From an aside in a paper on functional graph algorithms, using monads means you have given up on a functional approach. Unfortunately, the procedural approach might be ugly or confusing and we are left still pining for a functional solution. When and how could we use functional approaches and avoid monadic / procedural? What are the limits of our abilities with functional programming?

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### Minimal data dependencies?

In this particular context, maybe the "functionalness" of an algorithm is a measurement of how minimal the data dependencies are. Code written in the imperative style takes data dependencies to the extreme -- there is an implicit "state-of-the-world" parameter threaded through every statement -- while functional code tries to minimise those dependencies.

Monads aren't necessarily non-functional; they just make it easy to handle repetetive data dependence paths. In a simple interactive shell, for example, the I/O operations obviously need to be strictly sequenced and so I don't think it's unfunctional to thread them through the I/O monad. But for graph traversal algorithms, it's seems relatively clear that the commonly-known imperative algorithms impose more than the minimal set of data dependencies.

So I guess I'm now left with the problem of figuring out the minimal set of data dependencies for a given problem, which doesn't sound any easier :)

### Perhaps I'm missing something

Perhaps I'm missing something, but I have a hard time with the idea that monads are not functional. That seems to me like saying function composition isn't functional. Are you objecting to the use of monads to sequence operations?

I'm by no means the wisest person here; in fact, I'm a mostly clueless lurker. Can I buy a vowel?

### -O-A-

Monads let you thread state through a program in the same sort of way as in imperative languages, without having to explicitly pass the state around as you would normally have to do in a pure functional situation. So, especially with Haskell's syntactic sugar (do), you end up with code that at least looks imperative. Even without the sugar, if you squint you can see that imperative look, with the bind operator being seen as equivalent to a statement separator (e.g. semicolon) in imperative languages, but doing the work of transmitting the non-local state from one statement to the next.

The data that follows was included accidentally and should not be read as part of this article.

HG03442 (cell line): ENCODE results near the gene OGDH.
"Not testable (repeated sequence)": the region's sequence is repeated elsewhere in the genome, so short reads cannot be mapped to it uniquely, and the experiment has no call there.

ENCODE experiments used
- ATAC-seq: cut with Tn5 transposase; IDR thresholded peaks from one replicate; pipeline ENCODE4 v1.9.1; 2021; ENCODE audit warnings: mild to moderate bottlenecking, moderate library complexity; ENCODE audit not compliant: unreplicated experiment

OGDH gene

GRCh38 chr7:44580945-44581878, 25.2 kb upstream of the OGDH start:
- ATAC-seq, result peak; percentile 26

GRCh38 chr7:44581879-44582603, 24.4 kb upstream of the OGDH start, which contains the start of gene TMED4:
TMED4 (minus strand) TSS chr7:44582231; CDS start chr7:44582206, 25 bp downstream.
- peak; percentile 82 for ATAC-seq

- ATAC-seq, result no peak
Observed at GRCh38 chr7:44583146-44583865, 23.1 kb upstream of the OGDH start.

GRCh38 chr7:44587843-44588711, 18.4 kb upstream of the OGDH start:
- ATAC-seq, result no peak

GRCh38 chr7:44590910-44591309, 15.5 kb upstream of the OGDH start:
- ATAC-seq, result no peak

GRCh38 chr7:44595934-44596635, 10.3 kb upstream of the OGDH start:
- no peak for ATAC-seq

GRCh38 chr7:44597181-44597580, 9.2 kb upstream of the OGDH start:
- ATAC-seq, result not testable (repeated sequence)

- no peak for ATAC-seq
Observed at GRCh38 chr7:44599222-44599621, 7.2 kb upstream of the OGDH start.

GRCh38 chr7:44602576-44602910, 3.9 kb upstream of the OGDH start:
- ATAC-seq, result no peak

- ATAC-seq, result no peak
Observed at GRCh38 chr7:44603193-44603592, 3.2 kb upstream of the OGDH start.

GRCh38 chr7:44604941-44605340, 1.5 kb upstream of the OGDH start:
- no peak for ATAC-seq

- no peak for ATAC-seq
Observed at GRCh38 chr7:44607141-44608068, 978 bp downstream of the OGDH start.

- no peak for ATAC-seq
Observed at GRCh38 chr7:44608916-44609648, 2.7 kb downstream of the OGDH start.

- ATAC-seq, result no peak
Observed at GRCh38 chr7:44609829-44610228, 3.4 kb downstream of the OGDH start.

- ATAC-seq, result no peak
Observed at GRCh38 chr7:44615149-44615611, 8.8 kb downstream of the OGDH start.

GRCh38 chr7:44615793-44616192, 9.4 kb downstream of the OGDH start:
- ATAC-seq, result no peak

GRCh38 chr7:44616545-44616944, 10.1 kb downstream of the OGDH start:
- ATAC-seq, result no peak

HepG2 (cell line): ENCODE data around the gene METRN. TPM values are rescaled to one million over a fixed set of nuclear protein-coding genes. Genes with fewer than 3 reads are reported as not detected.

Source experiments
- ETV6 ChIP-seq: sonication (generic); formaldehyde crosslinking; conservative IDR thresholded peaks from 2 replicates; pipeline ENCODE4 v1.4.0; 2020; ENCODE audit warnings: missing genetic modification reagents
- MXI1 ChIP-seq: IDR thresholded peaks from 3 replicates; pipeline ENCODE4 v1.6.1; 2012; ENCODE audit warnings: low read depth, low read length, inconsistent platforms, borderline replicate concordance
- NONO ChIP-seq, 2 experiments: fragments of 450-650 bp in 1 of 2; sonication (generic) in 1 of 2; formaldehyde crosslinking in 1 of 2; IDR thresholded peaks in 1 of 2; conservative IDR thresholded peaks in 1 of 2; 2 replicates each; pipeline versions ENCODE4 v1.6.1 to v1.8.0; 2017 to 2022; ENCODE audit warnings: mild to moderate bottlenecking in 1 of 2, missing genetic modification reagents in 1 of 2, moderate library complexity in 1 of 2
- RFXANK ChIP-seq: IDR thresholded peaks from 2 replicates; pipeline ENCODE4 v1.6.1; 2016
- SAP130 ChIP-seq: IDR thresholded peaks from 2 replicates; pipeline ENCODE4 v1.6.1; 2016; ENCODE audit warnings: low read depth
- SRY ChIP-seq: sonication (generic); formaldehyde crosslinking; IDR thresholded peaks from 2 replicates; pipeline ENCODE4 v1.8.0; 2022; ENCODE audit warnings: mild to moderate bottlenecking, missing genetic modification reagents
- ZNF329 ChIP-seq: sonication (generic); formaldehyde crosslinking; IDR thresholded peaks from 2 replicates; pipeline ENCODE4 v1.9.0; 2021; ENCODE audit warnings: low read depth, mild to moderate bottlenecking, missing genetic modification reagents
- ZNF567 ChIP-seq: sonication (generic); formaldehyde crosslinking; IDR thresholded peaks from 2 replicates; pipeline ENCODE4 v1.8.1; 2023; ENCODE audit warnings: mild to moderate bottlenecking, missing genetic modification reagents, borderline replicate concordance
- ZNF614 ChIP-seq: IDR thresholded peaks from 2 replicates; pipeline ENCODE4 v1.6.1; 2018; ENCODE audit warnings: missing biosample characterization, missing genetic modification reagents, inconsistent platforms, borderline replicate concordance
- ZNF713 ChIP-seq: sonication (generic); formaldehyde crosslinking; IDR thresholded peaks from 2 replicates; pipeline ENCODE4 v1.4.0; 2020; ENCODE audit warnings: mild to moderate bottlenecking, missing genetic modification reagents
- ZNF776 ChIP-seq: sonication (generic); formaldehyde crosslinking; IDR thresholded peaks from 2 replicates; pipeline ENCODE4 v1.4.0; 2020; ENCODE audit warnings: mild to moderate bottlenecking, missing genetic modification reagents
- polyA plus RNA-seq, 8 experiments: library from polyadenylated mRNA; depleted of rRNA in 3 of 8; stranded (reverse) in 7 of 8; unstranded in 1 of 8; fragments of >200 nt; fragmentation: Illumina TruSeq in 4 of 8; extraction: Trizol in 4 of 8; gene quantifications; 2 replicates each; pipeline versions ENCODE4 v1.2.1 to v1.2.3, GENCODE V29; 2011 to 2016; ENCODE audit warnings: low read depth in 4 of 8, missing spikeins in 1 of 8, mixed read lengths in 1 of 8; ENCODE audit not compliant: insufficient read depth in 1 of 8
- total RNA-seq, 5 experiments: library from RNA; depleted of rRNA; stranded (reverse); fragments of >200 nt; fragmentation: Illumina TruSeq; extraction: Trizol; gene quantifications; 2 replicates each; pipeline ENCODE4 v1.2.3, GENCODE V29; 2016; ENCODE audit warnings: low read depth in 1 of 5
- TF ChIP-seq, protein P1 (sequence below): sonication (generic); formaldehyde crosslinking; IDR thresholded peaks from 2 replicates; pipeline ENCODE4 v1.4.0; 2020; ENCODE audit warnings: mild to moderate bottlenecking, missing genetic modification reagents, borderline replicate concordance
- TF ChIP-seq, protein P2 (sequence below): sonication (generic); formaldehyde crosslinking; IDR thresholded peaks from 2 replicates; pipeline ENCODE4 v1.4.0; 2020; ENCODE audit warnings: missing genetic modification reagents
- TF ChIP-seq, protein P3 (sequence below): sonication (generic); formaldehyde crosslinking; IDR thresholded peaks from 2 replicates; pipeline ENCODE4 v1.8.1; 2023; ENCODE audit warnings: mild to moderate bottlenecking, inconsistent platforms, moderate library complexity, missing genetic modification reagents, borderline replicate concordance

All I've described so far is something that tends to look like imperative style, it doesn't necessarily involve anything that's not purely functional. However, of course, the same features of monads can be used to encapsulate real side effects, like I/O and destructive update, and interact functionally with them. Once you do that, a kind of line has been crossed, and you're using the monad to help draw the line clearly, and keep the impure stuff clearly separated, so the rest of the program still obeys functional laws.

In the case of the example in the paper, it's common in graph algorithms to cross that line, and use something like the ST (state transformation) monad to e.g. encapsulate destructive update of an array of marks to track the nodes you've dealt with. This doesn't have to be done destructively, but there are obvious space & time complexity issues in copying an array of marks every time you want to update one of the marks. So, to compete with the complexity of an imperative equivalent, a functional graph algorithm ends up not only using imperative style via a monad, but also using the monad to encapsulate an impure, destructive update.

The paper addresses the question of whether this can be done in a more elegant way, which is answered by representing graphs as an inductive data type, avoiding the need to track nodes with an array of marks.

A paper which discusses some of the underlying issues is Monads and Effects, e.g. in section 5.2, "Imperative Algorithms". [Edit: although I think I may have the older, non-revised version, so exact details may vary.]

### Zipper Candidate?

Once you have a graph represented by an inductive data type, I wonder if it doesn't become amenable to manipulation by a Zipper, with the attendant maximal sharing properties.

### Funny you should mention that...

Dominic Fox and I have been discussing just such a thing, for a variety of uses.

### Metamorphic Programming

Mildly interesting, you may want to look at metamorphic programming (google should work, otherwise look for "How to hide your state monad"). I think it's also by Erwig so you shouldn't need to look far.

As another note, even when using monads, even to do very imperative things, it is often possible to provide a rather high-level interface that still feels functional. Metamorphic programming provides one example/approach, but there are others.